Colleen Hanabusa

Floor Speech in Remembrance of Senator Daniel K. Inouye- Dec. 19, 2012

Colleen Hanabusa
December 19, 2012
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Thank you and thank you to my colleagues from Hawaii for doing this. Mister Speaker, I rise today in support the resolution 839 which relates to the death the honorable Daniel K. Inouye, senator from the state of Hawaii.

I know that as the most senior member of the United States Senate, as the appropriations chair and as a true war hero, Sen. Inouye will be remembered in Washington and Hawaii and across the nation. Tomorrow he will be given one of the highest honors of anyone in this country and that is to be able to lie in-state in this capital. But for me the passing strikes deeper because he was also my mentor and a dear friend.

I had the honor having lunch with Sen. Inouye just before he went into the hospital, and we discussed many things. Know that his love and concern for Hawaii and for America has never wavered. He never stopped thinking about how things could be made better, who we could help and what we could accomplish. He was, of course, a force to be reckoned with, and as I said at the time I just couldn't think of Hawaii without Sen. Inouye. Since his passing statements like congressman from Alaska just said about Sen. [Inouye] being their third senator has been made by other congressmen to me as well, so you know that his impact was felt very deeply throughout this country. As long as Hawaii has been a state, Dan Inouye served us in Washington, us meaning the people of Hawaii.

For most people in Hawaii he was always there, as dependable as the sunrise, and yet he was never proud, never acted as though he was better than the people he represented. I can tell you from personal experience that it is just impossible to be an elected official in Hawaii without being in awe of Daniel K. Inouye, someone who served so long, accomplished so much, and yet made it seem so effortless.

Hawaii was and is a grassroots state. You need to get out there with the people, share their activities, eat their food -now that's really critical- laugh at their jokes, and there was Dan Inouye, the war hero, recipient of the Medal of Honor, U.S. senator, an iconic force in Hawaii’s history and politics, and he just fit right in. Us, people of Hawaii, we can spot a phony a mile away, but we loved him because we knew he was the real thing. He was genuine. So here was the most senior member of the Senate, chair of the Appropriations Committee and President Pro Tem, and third in line to the succession to the presidency, but in his heart he was no different than that kid growing up in a territorial Hawaii, not wearing shoes until he got to high school -by the way not wearing shoes we called going hadashi in Hawaii- who volunteered just out of high school to serve his country in war, and I think, that's why, when he ran for reelection, his bumper stickers didn't say Sen. Inouye or Daniel K. Inouye. It just said Dan. I still remember his political poster, when I began to recognize political posters, solid black with Dan, his signature in yellow, simple yet strong as he was. I didn't know at that time the significance of the colors. Those with the colors of his alma mater, McKinley High School, again a statement that he never forgot where he came from.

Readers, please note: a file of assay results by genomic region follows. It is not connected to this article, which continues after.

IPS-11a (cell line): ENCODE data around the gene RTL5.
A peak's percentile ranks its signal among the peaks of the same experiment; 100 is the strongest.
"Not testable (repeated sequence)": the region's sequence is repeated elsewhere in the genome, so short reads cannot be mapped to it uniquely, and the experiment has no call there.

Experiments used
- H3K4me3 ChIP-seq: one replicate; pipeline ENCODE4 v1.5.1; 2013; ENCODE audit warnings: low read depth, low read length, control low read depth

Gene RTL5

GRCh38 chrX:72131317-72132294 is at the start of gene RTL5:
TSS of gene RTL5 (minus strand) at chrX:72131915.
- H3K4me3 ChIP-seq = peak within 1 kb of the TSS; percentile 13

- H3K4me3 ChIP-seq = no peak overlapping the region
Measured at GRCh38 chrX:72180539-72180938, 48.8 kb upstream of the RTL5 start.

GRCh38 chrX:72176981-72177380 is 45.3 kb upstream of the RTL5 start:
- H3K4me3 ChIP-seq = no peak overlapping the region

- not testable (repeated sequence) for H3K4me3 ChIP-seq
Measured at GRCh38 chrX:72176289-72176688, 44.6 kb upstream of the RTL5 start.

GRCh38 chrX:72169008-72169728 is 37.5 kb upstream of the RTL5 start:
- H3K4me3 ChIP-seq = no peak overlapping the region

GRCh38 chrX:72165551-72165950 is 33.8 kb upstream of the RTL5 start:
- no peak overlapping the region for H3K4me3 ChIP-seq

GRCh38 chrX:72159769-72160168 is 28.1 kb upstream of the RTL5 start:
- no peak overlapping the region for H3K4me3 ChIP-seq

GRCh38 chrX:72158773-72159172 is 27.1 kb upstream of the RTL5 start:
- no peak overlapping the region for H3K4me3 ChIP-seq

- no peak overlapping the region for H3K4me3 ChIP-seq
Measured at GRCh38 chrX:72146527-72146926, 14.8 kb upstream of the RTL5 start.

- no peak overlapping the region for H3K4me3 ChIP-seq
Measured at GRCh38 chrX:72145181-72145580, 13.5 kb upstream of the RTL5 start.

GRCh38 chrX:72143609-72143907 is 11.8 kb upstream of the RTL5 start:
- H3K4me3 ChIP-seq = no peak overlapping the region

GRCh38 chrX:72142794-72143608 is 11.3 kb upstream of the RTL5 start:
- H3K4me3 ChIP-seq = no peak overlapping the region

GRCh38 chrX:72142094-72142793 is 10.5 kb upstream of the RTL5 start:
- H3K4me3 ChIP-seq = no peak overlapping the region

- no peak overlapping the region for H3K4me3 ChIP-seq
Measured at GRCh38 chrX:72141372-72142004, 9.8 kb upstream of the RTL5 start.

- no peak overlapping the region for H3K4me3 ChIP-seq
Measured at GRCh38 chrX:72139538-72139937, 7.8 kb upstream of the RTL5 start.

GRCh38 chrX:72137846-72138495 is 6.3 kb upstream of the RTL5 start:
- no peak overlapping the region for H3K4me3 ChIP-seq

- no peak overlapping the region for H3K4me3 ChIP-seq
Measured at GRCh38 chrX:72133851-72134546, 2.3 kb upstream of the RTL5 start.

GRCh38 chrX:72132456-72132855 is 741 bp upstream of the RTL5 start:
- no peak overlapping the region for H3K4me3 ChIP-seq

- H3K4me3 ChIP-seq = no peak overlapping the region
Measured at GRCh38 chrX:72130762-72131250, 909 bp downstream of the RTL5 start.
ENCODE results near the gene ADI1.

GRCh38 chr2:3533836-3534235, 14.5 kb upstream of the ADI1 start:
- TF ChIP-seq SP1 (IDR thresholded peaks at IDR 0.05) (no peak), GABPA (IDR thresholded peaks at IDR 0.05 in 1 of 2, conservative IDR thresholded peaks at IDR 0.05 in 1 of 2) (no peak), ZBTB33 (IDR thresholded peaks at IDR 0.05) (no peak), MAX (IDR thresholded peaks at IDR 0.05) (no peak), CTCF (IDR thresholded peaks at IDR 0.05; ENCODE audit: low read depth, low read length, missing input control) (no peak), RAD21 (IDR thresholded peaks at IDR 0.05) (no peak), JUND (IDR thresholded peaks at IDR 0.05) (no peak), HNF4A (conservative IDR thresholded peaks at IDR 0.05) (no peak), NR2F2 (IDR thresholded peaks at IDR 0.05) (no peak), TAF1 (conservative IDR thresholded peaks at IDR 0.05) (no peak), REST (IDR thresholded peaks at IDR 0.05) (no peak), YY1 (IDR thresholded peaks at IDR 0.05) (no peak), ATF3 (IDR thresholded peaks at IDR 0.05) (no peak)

For me knowing Dan Inouye and learning from him that down to earth nature was a very special thing. When he shared his insights about serving the people who elected us and doing what is right for Hawaii and America, I knew it was coming from his heart.

Not just that, what he was doing was advising, to show the true love for the people he served, but also that he was sharing these insights with me because he cared enough about me to pass on the lessons. He genuinely wanted me to do better, quietly with that great smile and that beautiful resonant voice, he gave that gift of his experience and his wisdom, a man of such accomplishments and power who was unbelievably generous of himself. I will never forget that gift for my friend Dan Inouye.

For the next few days as we say goodbye to a genuine hero, a champion, a buddy, a political icon, I hope, Mister Speaker, you will join us in remember a wonderful man and to pass this resolution so that we me all say Aloha Dan. Mahalo. And thank you.